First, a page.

The young man in the story made a difference to a lot of starfish that day. In the same way, our short-lived outrage may make a difference for a little while. Ultimately, the young man's starfish throwing and our outrage are similarly futile without understanding the bigger picture and taking action.

Scientists at the United States' National Oceanic and Atmospheric Administration (NOAA) report that the oceans are becoming increasingly acidic due to increases in atmospheric carbon dioxide. As more CO2 is released into the atmosphere, more is absorbed by the oceans, becoming carbonic acid. The decrease in ocean pH levels has profound impacts on many sea creatures, including starfish.

The young man in The Star Thrower may be making a difference in the lives of a few starfish by his actions, but if he doesn't understand the bigger picture of the destruction of his beloved starfishes' environment through climate change, his actions will be meaningless in the long run. He would be better off expending his energies on fighting climate change. Otherwise, nothing will change.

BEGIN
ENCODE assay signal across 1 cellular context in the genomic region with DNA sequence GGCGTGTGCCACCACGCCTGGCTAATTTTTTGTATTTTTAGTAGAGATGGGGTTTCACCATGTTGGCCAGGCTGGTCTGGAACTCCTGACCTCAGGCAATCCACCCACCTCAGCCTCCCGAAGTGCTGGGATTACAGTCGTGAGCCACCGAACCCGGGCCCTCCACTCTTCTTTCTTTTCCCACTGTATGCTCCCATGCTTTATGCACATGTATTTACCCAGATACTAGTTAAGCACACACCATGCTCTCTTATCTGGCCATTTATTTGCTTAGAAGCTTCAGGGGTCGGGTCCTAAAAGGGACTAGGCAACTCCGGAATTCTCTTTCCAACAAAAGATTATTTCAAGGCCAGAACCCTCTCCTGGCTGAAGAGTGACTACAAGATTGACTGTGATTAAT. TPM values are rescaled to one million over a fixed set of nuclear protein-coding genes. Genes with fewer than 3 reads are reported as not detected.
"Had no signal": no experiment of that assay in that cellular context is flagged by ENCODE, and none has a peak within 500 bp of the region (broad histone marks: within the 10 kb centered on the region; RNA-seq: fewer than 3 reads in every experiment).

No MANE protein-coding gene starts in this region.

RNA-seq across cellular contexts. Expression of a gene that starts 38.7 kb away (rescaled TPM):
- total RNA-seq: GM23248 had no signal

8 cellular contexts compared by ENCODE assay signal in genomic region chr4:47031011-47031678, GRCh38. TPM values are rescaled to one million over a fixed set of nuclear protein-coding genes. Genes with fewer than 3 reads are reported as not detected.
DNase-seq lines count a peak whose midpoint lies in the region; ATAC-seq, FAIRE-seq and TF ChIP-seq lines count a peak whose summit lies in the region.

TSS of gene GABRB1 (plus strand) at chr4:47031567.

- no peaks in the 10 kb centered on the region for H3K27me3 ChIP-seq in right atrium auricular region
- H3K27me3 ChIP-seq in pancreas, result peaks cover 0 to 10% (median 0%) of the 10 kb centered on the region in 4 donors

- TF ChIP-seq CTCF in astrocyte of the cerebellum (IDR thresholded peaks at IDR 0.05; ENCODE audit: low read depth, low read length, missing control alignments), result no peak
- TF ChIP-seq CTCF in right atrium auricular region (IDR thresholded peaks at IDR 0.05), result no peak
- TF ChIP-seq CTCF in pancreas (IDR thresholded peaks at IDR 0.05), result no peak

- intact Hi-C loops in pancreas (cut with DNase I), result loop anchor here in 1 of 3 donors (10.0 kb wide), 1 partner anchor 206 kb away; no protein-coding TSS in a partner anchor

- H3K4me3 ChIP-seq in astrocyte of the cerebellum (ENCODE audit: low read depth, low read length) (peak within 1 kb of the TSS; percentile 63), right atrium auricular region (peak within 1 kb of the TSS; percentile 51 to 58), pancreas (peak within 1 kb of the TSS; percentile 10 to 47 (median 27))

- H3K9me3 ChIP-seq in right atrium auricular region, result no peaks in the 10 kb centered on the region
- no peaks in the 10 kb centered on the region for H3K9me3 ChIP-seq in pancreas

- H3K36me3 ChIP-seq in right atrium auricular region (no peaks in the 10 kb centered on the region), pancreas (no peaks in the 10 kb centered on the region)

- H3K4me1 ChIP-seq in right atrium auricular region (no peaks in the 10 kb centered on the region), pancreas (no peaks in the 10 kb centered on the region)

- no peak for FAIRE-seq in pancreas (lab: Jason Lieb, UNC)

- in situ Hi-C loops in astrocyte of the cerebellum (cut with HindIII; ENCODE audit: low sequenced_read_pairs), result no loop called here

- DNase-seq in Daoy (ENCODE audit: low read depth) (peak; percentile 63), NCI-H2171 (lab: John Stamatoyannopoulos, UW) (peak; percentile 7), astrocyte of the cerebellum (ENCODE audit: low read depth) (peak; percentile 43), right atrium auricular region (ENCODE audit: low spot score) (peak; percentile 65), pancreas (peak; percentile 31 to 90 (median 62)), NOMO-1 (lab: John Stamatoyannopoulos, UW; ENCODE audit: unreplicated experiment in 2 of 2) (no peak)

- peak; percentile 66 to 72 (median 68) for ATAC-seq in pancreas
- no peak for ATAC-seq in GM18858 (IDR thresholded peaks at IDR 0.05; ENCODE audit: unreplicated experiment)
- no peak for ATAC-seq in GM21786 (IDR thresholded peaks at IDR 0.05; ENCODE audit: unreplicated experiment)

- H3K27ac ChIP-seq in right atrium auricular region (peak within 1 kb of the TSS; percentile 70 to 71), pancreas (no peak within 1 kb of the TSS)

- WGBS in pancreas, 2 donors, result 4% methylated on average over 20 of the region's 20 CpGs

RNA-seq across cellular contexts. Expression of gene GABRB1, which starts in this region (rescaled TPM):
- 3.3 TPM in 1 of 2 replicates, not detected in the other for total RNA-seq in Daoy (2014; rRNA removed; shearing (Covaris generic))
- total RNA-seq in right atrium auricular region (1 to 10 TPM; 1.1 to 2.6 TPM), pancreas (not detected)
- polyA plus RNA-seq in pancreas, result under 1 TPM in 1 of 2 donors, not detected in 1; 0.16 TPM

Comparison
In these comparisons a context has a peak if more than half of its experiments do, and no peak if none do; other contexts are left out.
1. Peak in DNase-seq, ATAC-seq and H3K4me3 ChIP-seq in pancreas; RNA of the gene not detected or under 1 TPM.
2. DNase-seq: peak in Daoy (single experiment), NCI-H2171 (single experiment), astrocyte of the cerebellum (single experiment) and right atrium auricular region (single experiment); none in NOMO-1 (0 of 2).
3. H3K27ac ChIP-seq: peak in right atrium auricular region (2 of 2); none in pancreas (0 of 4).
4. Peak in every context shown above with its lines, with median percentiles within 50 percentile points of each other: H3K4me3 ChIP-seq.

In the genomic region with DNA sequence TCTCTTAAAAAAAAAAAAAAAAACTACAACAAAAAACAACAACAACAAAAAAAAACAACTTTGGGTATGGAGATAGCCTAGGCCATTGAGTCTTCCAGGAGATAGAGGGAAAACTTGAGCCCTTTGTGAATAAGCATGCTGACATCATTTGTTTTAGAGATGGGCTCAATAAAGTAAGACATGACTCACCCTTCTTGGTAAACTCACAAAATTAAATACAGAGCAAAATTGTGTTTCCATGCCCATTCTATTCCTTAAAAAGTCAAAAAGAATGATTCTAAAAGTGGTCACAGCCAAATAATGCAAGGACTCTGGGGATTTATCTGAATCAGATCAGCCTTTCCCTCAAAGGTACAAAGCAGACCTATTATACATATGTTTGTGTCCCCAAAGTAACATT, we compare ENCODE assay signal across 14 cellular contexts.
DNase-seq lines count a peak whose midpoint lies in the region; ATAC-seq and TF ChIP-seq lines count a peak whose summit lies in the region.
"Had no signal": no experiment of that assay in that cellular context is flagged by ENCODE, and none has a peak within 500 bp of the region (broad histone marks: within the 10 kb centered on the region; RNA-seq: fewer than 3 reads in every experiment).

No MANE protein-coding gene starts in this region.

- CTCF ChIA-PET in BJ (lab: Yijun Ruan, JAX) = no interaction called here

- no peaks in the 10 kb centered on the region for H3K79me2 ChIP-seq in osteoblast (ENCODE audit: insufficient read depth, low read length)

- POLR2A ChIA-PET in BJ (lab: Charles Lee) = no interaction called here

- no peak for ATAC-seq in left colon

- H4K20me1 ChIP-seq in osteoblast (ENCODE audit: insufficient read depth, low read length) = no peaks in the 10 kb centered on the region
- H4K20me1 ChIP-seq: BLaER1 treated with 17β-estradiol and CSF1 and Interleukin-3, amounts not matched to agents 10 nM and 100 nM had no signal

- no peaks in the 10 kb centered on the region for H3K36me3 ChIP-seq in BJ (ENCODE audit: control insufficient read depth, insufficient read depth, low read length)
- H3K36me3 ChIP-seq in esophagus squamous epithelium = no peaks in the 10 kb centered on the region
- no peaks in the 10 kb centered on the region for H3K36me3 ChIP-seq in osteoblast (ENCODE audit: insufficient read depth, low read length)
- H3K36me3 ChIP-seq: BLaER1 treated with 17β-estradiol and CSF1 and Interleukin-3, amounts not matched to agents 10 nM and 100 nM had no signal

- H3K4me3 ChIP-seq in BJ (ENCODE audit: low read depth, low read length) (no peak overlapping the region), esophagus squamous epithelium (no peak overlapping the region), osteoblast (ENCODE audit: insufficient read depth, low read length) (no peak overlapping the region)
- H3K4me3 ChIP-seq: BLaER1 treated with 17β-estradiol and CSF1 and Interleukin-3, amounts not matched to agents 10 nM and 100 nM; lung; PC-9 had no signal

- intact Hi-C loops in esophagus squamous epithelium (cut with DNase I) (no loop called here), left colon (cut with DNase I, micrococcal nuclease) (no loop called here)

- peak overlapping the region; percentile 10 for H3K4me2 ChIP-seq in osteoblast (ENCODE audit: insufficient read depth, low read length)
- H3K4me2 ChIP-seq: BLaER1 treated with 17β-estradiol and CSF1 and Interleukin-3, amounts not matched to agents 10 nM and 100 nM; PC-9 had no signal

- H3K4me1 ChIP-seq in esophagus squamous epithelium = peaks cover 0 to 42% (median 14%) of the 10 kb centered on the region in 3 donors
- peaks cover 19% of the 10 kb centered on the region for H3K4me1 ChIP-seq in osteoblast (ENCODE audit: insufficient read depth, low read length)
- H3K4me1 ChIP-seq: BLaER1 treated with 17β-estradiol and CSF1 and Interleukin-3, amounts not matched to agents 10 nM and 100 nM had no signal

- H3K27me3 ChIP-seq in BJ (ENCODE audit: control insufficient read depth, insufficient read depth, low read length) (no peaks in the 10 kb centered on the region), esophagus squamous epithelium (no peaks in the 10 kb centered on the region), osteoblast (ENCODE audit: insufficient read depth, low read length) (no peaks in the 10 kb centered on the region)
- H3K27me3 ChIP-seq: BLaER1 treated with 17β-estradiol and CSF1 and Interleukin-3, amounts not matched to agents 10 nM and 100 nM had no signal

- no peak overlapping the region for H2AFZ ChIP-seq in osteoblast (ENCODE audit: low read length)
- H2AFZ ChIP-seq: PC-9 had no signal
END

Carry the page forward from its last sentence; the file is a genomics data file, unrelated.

Cecil's dead. All the world's outrage won't bring him back to life. What if every single person who is mourning Cecil's passing donated $10 per month to a reputable charity that focuses on preserving natural habitat for Africa's lions and other large animals? Imagine the impact that would have. What a tribute to Cecil it would be.

Sadly, that won't happen. Emotions will fade. The outrage won't last. People's tunnel vision will focus on whatever makes the internet explode tomorrow, or the day after. The dentist who killed Cecil will eventually be back at work, saving up more money to take his next hunting trip.